CLE, also known as childhood emphysema, is often associated with sudden respiratory distress, cyanosis, asymmetric breath sounds, and displaced heart sounds in newborns.[5]

The age at presentation is usually 4 weeks to 6 months, and the incidence is 1 in 20,000-30,000.[6] The distribution of affected lobes is as follows: 42% left upper, 30% right middle, and 20% right upper; occasionally, both lungs (20%) may be involved.[7] Pneumatocele, diaphragmatic hernia, foreign body aspiration, mucus plugs, and secondary lobar emphysema should be considered in the differential diagnosis; the disease is often misdiagnosed as pneumothorax.[8]

Three different treatment modalities can be applied: medical, conservative, and surgical treatments. The indication for treatment usually determines the clinical condition of the patient. The most common indicator of surgery is the severity of respiratory distress, which usually occurs at an early age.[5] Definitive treatment is only possible with surgical correction, and this is preferred because of its curative nature. The most appropriate surgical treatment is lobectomy of the affected lobe, which produces very effective results.[3],[9] However, operations under general anesthesia and single lung ventilation are recommended.[5],[10] Intermittent positive pressure ventilation and pressure-controlled volume control mode with low tidal volume (4-6 ml/kg) have achieved successful results.[5],[10] It is stated that the induction of anesthesia in patients is very important because it can increase the amount of air trapping during crying.[10]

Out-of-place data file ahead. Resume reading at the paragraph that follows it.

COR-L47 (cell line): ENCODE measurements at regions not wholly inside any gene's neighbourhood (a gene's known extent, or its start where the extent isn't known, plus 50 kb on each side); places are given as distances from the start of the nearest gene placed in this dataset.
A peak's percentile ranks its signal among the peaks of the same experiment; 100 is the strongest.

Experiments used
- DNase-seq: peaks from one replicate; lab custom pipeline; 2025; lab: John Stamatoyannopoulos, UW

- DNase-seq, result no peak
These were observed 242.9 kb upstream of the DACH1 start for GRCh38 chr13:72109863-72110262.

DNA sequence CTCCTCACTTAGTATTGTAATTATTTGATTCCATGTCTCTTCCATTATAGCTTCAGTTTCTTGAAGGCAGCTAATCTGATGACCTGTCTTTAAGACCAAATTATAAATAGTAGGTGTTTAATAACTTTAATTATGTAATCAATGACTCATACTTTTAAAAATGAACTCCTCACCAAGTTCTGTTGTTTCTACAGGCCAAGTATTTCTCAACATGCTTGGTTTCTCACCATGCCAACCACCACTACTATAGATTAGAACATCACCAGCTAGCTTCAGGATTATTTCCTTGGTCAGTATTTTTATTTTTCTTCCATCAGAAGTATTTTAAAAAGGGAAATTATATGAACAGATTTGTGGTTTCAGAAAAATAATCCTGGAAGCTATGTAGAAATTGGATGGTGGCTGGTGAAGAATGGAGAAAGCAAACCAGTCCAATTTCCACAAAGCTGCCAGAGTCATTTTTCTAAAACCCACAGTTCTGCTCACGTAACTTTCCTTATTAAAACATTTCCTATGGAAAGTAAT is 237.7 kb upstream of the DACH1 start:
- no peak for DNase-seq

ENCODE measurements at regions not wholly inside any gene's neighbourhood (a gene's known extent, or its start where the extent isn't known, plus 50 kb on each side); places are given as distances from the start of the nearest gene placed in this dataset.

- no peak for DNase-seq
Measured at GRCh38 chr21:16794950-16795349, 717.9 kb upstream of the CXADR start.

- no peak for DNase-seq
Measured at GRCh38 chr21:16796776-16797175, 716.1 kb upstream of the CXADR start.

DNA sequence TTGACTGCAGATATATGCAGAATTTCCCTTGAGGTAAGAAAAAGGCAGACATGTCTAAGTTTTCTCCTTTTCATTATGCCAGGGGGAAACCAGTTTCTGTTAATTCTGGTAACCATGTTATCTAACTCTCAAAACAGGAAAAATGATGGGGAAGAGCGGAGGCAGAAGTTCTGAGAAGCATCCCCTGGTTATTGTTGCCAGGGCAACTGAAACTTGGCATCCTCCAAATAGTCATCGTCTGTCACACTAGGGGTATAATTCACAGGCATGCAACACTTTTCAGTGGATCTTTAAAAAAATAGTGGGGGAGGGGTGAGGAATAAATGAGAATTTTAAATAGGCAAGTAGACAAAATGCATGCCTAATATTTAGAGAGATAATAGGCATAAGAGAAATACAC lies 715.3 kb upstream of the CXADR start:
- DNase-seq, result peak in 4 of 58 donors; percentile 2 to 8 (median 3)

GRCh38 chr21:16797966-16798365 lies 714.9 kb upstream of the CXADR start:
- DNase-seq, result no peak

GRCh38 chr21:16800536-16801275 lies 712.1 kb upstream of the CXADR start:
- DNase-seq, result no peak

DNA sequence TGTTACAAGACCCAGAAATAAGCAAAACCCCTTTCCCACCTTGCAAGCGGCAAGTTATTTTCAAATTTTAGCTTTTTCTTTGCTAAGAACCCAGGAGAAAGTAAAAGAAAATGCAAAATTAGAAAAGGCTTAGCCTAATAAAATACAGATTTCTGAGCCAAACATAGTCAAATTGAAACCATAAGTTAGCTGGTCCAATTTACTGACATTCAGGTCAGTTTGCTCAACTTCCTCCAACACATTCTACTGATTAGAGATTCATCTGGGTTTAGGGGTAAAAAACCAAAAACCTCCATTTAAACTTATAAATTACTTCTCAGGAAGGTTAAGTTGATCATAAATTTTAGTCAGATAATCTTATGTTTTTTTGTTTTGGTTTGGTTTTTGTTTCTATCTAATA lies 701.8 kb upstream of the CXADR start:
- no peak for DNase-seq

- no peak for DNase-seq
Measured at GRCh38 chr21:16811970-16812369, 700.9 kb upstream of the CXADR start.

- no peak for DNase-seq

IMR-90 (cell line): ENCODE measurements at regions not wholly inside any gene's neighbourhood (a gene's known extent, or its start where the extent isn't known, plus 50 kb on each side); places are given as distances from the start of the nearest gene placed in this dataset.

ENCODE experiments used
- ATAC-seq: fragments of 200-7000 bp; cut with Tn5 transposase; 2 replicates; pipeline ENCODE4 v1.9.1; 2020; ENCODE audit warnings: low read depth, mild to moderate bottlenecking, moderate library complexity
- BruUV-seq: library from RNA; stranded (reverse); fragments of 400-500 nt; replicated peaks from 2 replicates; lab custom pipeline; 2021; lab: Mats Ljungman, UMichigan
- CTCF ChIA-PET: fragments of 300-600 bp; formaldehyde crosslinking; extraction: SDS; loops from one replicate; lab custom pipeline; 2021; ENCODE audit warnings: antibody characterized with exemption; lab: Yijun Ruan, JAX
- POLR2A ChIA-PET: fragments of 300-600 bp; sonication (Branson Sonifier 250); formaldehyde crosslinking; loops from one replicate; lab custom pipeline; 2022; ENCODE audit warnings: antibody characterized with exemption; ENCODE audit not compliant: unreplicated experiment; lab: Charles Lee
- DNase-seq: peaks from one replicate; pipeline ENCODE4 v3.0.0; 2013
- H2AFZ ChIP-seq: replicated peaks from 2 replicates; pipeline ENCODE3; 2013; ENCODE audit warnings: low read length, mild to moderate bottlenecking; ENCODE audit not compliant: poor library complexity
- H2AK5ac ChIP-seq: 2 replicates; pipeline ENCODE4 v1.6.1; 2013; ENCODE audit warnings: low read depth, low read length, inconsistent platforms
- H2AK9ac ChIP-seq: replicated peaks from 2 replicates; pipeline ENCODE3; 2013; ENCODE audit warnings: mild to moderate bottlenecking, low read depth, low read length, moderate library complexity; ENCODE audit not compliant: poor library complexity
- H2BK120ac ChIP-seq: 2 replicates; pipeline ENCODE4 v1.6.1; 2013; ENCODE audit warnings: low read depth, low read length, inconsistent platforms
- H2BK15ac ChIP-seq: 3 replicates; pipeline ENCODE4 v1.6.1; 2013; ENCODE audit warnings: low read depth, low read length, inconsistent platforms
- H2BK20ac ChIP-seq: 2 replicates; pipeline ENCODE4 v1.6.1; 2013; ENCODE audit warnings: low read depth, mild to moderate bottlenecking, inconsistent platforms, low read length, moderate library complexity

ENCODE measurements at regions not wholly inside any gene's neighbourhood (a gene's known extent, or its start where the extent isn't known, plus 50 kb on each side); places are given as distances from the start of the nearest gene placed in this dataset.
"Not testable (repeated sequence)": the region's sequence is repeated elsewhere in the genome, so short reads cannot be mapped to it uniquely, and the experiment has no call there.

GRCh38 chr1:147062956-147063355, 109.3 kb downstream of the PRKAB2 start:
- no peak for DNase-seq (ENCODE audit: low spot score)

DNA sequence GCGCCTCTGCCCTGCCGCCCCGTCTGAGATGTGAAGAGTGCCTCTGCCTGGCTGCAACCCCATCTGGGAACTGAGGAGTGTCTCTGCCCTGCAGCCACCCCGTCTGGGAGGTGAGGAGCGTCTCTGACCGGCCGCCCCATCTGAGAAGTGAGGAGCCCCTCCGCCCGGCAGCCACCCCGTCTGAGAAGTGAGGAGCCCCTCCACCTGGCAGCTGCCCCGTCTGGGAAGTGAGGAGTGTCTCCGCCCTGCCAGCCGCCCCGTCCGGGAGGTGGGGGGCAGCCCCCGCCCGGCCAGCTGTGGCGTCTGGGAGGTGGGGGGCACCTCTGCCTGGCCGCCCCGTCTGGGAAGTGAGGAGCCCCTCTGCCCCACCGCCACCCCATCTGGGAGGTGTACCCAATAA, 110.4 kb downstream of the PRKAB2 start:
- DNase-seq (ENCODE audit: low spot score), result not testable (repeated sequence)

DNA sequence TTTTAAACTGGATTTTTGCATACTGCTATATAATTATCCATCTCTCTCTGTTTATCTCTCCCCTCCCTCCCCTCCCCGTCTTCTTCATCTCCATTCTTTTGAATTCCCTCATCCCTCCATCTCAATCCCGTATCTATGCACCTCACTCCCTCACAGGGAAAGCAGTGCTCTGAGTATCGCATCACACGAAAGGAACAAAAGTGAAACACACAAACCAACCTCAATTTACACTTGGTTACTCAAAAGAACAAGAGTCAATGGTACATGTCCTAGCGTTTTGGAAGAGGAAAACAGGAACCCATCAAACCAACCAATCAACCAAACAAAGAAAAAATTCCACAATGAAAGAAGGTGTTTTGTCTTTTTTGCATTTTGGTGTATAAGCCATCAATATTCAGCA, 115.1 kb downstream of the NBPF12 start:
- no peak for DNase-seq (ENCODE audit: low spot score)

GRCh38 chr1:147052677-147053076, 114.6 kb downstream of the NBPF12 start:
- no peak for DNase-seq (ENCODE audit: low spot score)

Furthermore, in 2010, Paramalingam et al. identified a new subtype called CSE.[11] Their definition was investigated retrospectively in 130 infant patients who were diagnosed with congenital lung parenchymal lesions in the prenatal period, and the postoperative results were evaluated in detail. As only one study has been conducted in this area, we believe that there is a need for new prospective studies. With this newly defined subtype, conservative lung surgery has become especially important for neonates and children. However, it has been argued that segmental resection may be the best alternative to lobectomy if the emphysema is detected at the segmental level.[12] In our case, the left lower lobe was affected, and the effect was at the segmental level. It is recommended that patients are given follow-up care unless the patient is asymptomatic and does not consent to any interventional diagnosis or treatment. In recent years, application of minimally invasive endobronchial occlusion has been reported as an alternative to surgical lobe resection.[13]


   Conclusion Top


Segmental lobar emphysema is a newly defined subtype of CLE, and conservative segmental resection of the lung is recommended for these cases. We have presented an extremely rare case where the patient remained asymptomatic until adulthood and did not exhibit any clinical findings.

Acknowledgments

A.G. study concept and design, data collection, manuscript preparation, and drafting of the manuscript.